A review of some of the techniques available for the determination of soil moisture content as a tension or a volume is offered. The method of determining soil moisture content by the different techniques is described with attention given to the neutron probe (NP), time-domain reflectometry (TDR) and frequency domain (Capacitance) techniques in particular. The choice of instrumentation for soil moisture determination will depend on the consideration of factors such as: physical limitations of different techniques; the level of information required (either an absolute or relative moisture measurement); the amount of data needed to objectively decide upon an irrigation regime (with consideration to spatial and temporal problems); the initial cost of the instrument and sampling; the reliability of the instrument and the collected data; and, the ease of use of the instrument in the field.
Moisture content of the soil is a major factor determining plant growth1, especially in irrigated systems. Currently there are many and varied methods for determining soil water content on a volume basis (qv, m3m-3) or a tension basis (kPa or bar) as described by Gardener2.
The basic objective of irrigation scheduling is to minimise water stress of the plant, that of over irrigation, and under irrigation. The manager aims to manipulate the biological process of cell elongation and cell reproduction for improved plant yield3 and maximum use of available effluent.
In optimising plant cell reproduction and growth (cell expansion), the ability to monitor the soil moisture content is the principal facet of developing good water management programs. A tendency to over or under-irrigate results due to the absence of information about the soil moisture status down the soil profile. The result of over irrigation is poor utilisation of natural rainfall because of high surface run off, and production problems associated with excessively wet soil such as waterlogging, leading to recharge of underlying aquifers, leaching of nutrients, increased incidence of plant disease and reduced daily water use. The reduced daily water use of plants increases the area of irrigated land required to dispose of a given volume of water increasing the capital cost of land based waste water disposal systems.
The decline of soil water content will result in a decrease of photosynthesis and cell expansion of the plant. Under-irrigation will result in stress being placed upon the plant root water uptake mechanism to maintain transpiration rates. A subsequent reduction in daily water use and cell production will occur with decreasing soil moisture content. Ludlow et al. 3 showed that stem elongation rate declined ( in Cajanus cajan) at a linear rate after 10% of available water was utilised by the plant until elongation was 40% of the maximum rate as the plants approached wilting point.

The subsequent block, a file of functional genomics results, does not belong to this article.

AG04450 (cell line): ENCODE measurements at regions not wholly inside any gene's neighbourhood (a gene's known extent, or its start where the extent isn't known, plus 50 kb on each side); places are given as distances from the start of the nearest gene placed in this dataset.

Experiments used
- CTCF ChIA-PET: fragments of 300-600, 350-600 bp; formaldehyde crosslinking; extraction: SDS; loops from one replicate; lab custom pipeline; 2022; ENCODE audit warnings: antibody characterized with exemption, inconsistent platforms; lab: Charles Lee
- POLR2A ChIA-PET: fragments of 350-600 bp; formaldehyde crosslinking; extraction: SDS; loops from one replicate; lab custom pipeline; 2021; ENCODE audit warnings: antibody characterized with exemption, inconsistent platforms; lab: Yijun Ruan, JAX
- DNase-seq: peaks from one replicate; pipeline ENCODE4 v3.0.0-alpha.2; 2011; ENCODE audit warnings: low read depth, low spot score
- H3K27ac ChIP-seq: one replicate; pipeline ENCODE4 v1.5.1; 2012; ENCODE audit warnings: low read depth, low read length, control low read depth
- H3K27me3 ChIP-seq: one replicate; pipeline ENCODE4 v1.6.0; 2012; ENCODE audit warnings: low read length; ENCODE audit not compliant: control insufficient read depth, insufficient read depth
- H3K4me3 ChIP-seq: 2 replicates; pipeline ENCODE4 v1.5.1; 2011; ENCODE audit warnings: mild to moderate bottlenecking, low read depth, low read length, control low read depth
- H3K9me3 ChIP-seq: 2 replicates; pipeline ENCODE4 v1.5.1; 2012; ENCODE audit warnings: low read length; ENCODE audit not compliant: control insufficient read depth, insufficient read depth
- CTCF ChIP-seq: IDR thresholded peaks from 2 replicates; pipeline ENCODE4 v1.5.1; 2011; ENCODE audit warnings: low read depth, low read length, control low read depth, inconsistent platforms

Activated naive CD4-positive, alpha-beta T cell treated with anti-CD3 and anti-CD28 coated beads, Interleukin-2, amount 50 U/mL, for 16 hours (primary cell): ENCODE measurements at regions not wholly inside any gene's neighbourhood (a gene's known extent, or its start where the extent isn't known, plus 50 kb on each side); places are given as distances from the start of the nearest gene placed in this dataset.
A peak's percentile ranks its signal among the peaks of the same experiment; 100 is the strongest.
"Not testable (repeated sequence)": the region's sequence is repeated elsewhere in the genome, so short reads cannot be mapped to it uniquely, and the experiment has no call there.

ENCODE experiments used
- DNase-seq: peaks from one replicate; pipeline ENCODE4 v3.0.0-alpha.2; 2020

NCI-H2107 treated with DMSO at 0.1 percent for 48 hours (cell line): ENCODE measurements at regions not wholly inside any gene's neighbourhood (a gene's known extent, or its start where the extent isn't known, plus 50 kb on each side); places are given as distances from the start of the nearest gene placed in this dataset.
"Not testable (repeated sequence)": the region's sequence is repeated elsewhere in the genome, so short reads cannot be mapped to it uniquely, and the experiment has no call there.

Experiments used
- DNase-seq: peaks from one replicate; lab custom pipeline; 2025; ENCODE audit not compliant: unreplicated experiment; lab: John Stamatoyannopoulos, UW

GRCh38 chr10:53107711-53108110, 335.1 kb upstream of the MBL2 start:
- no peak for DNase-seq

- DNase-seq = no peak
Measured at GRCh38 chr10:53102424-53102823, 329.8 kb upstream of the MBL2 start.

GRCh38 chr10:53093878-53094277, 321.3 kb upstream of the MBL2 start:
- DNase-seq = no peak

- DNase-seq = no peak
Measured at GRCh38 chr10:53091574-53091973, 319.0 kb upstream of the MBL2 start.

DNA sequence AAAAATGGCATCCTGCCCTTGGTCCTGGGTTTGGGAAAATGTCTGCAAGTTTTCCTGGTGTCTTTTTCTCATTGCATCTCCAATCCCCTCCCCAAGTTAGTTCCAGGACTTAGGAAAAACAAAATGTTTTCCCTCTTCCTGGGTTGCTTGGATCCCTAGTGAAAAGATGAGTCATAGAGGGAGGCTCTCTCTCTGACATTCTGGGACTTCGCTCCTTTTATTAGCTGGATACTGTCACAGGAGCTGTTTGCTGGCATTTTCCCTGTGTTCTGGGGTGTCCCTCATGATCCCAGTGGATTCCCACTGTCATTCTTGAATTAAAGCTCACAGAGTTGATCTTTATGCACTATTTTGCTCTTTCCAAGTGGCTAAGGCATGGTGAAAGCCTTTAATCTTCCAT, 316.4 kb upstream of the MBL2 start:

To develop an irrigation scheduling program the basic requirement is the ability to regularly obtain objective data. The ability to accurately measure soil water content, plant size and condition is an integral mechanism in the process of developing an irrigation scheduling program that allows a better understanding of plant and soil water relations. From this basis, an understanding of plant agronomy is developed with an appropriate computer interface giving the manager a better working knowledge of what is happening to the applied irrigation and its relation to plant water use and soil moisture status.
Objective soil moisture measurement can be undertaken with simple tools, such as a shovel, or complex tools that record measurement of soil moisture on a volumetric basis. The method of measurement is simply a device allowing moisture determination in an objective fashion. It is important that measurements are made regularly and recorded systematically to allow improvement in irrigation scheduling and soil/plant management decisions.
There are different methods available for development of an irrigation scheduling program using different tools to collect relevant information and present the data to the irrigation manager.
An established technique that is used extensively throughout Australia by farmers, consultants and researchers. The technique is based on the measurement of fast moving neutrons (generated from an Americium 241/Beryllium source) that are slowed (thermalised) in the soil by an elastic collision with existing Hydrogen particles in the soil. Hydrogen (H+) is present in the soil as a constituent of:
Water is the only form of H+ that will change from measurement to measurement. Therefore any change in the counts recorded by the NP is due to a change in the moisture with an increase in counts relating to an increase in moisture content.